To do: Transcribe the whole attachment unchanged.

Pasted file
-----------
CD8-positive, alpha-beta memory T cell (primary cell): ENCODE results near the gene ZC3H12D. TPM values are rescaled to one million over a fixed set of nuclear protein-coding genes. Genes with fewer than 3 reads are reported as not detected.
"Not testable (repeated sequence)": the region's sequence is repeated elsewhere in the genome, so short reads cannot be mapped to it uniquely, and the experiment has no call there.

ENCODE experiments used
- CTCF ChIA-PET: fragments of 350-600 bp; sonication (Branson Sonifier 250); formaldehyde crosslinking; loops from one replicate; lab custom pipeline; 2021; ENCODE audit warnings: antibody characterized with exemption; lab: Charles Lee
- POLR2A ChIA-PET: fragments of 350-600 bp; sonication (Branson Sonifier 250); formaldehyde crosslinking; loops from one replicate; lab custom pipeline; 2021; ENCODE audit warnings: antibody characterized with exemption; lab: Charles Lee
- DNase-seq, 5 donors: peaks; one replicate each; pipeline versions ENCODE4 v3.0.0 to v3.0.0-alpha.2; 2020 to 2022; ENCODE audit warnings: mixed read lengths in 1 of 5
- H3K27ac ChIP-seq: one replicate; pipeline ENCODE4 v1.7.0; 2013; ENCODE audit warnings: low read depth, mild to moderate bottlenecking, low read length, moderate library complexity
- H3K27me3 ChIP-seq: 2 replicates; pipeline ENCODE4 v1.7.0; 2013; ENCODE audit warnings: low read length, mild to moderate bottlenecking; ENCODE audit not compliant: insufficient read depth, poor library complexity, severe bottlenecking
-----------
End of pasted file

CD8-positive, alpha-beta memory T cell (primary cell): ENCODE results near the gene ZC3H12D. TPM values are rescaled to one million over a fixed set of nuclear protein-coding genes. Genes with fewer than 3 reads are reported as not detected.
"Not testable (repeated sequence)": the region's sequence is repeated elsewhere in the genome, so short reads cannot be mapped to it uniquely, and the experiment has no call there.

ENCODE experiments used
- CTCF ChIA-PET: fragments of 350-600 bp; sonication (Branson Sonifier 250); formaldehyde crosslinking; loops from one replicate; lab custom pipeline; 2021; ENCODE audit warnings: antibody characterized with exemption; lab: Charles Lee
- POLR2A ChIA-PET: fragments of 350-600 bp; sonication (Branson Sonifier 250); formaldehyde crosslinking; loops from one replicate; lab custom pipeline; 2021; ENCODE audit warnings: antibody characterized with exemption; lab: Charles Lee
- DNase-seq, 5 donors: peaks; one replicate each; pipeline versions ENCODE4 v3.0.0 to v3.0.0-alpha.2; 2020 to 2022; ENCODE audit warnings: mixed read lengths in 1 of 5
- H3K27ac ChIP-seq: one replicate; pipeline ENCODE4 v1.7.0; 2013; ENCODE audit warnings: low read depth, mild to moderate bottlenecking, low read length, moderate library complexity
- H3K27me3 ChIP-seq: 2 replicates; pipeline ENCODE4 v1.7.0; 2013; ENCODE audit warnings: low read length, mild to moderate bottlenecking; ENCODE audit not compliant: insufficient read depth, poor library complexity, severe bottlenecking